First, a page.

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CIBC’s board of directors will review the plans for leadership changes and job cuts when it meets early next week ahead of the company’s earnings released on Wednesday.

Christopher Katsarov/The Globe and Mail

Canadian Imperial Bank of Commerce is expected to make major changes to its senior executive ranks and announce about 2,000 jobs cuts when it reports fiscal first-quarter earnings next week, according to sources familiar with the plan.

The shakeup at the top of Canada’s fifth-largest bank will usher in new leadership for its underperforming retail banking division, and in key functions such as risk and technology. CIBC is under mounting pressure from investors to get a tighter grip on rising expenses, and to jump-start growth in mortgage lending, a key source of revenue for the bank that has stalled over the past year.

Multiple sources said CIBC plans to move Christina Kramer, the head of personal and small-business banking, to a new role as head of technology and operations. Current chief risk officer Laura Dottori-Attanasio will take Ms. Kramer’s place at the helm of the retail banking division. The Globe and Mail is not identifying the sources because they are not authorized to discuss the bank’s plans.

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Ms. Kramer will succeed Kevin Patterson, the current group head of technology and operations, who previously announced he would retire this year.

CIBC spokesperson Tom Wallis declined to comment about the leadership changes or job losses.

CIBC’s board of directors will review the plans for leadership changes and job cuts when it meets early next week ahead of the company’s earnings released on Wednesday.

Chief executive officer Victor Dodig has told staff to expect layoffs over the coming months as CIBC undertakes a new wave of cost control measures, but did not specify how many jobs would be lost. In an internal memo on Jan. 30, Mr. Dodig said that while CIBC has made “steady progress" on improving its efficiency ratio – which measures expenses relative to revenue – from 60.4 per cent in 2015 to 55.5 per cent at the end of 2019, “we have work to do to lower this ratio further.”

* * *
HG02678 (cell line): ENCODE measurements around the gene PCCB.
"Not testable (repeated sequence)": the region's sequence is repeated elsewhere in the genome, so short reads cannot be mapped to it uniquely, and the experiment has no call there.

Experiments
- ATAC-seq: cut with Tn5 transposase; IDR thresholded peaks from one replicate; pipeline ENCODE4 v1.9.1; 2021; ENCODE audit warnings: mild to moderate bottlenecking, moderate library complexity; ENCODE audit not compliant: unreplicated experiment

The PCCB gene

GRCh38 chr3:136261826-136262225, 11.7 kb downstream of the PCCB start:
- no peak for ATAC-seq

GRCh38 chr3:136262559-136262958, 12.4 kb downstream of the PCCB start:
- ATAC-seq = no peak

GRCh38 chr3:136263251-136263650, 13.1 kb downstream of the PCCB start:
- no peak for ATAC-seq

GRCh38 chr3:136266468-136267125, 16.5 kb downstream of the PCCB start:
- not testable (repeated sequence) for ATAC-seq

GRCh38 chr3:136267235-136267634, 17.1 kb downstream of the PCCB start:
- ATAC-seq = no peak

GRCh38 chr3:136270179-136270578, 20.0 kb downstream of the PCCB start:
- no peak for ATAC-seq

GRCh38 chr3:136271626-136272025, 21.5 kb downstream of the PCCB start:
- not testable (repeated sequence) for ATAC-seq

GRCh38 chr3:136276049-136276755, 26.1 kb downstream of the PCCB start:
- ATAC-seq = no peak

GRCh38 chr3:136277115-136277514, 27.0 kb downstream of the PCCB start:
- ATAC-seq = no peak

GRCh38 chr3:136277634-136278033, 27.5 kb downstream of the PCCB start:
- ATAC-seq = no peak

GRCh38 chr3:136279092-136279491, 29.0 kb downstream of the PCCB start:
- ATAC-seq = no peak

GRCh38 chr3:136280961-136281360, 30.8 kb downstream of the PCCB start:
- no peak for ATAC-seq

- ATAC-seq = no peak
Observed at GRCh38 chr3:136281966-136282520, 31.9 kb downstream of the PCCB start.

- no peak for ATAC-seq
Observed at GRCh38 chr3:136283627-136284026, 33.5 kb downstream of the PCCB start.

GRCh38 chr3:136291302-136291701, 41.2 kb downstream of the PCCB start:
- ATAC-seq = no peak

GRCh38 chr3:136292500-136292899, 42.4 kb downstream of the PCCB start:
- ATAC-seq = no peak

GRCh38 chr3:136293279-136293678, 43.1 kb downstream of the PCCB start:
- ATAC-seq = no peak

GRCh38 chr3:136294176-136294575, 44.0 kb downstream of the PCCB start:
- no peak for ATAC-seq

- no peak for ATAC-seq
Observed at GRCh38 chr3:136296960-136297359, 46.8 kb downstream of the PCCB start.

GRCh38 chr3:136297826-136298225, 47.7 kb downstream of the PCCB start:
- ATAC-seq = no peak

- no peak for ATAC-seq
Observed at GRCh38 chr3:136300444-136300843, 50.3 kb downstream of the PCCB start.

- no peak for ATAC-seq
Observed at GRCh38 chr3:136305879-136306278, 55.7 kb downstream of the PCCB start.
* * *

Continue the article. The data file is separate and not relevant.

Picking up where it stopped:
Mr. Dodig also highlighted efforts “to simplify the bank and work differently,” and to “streamline decision-making.”

The planned job cuts would amount to more than 4 per cent of CIBC’s total staff, as the bank had 45,157 full-time equivalent employees as of Oct. 31, up from 44,220 a year earlier. That would be comparable in scale to Bank of Montreal’s plan to cut about 5 per cent of its work force, announced last December.

Steve Theriault, an analyst at Eight Capital Corp., said he anticipates CIBC will record a restructuring charge next week to cover the expense of the significant job cuts. “How the market thinks about that will be interesting,” he added.

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The last major makeover of CIBC’s executive team was in mid-2017, when Mr. Dodig moved more than 40 executives to new roles, reworked the bank’s structure to combine commercial banking and wealth management under a single division, and replaced the heads of retail banking and wealth. There have been other important changes since then, too.

Michael Capatides, formerly CIBC’s chief administrative officer and general counsel, was named chief executive of CIBC’s U.S. business, CIBC Bank USA, last May. And last April, Mr. Dodig’s brother, Ed Dodig, was named head of retail brokerage Wood Gundy in a shuffle that moved his predecessor in the role, Peter Lee, to the retail bank.

With halting revenue growth and uncertainty about expenses, CIBC’s results are back under a microscope. In the third quarter last year, Mr. Dodig surprised investors when he revealed the bank’s expenses would rise at 4 to 5 per cent, at a time when rivals such as Royal Bank of Canada were pulling back on spending in anticipation of a tougher economic climate.

“It seems the expense growth is consistently high,” said Steve Belisle, senior portfolio manager at Manulife Investment Management, which owns shares in CIBC. “And at the same time, because they kind of mismanaged the mortgage growth in the last two years, the revenue growth has also been subpar.”

In mid-2017, CIBC’s rate of growth in its mortgage portfolio was roughly double that of its peers – rising 13 per cent year-over-year in the third quarter of 2017. But as CIBC tried to moderate its mortgage lending, it “put the brakes on too hard," Mr. Dodig said at a conference last year. CIBC’s mortgage lending tumbled and turned negative throughout much of 2019.

“While investors didn’t like that outsized growth, they liked zero or negative growth even less,” said John Aiken, an analyst at Barclays Capital Canada Inc., in an interview.

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With questions still lingering about whether the bank will make further acquisitions to bolster its U.S. banking business, investors are looking for clearer signals about CIBC’s strategy for the coming year. For now, CIBC’s stock continues to trade at a sharp discount relative to other large Canadian banks.

“It screams value,” Mr. Aiken said. "But then ... you kick the tires and say, okay, but why is it sticking out like a sore thumb relative to the group? And it really boils down to apathy toward the strategy and a significant lack of growth relative to the group.”

CIBC had already faced skepticism from some investors and analysts about whether the bank has put the right senior executives in the correct roles to chart a more profitable course, even before the expected management changes. “There are doubts about that and they are legitimate to some extent," Mr. Belisle said earlier this week. "But it’s up to them to prove that the market is wrong.”

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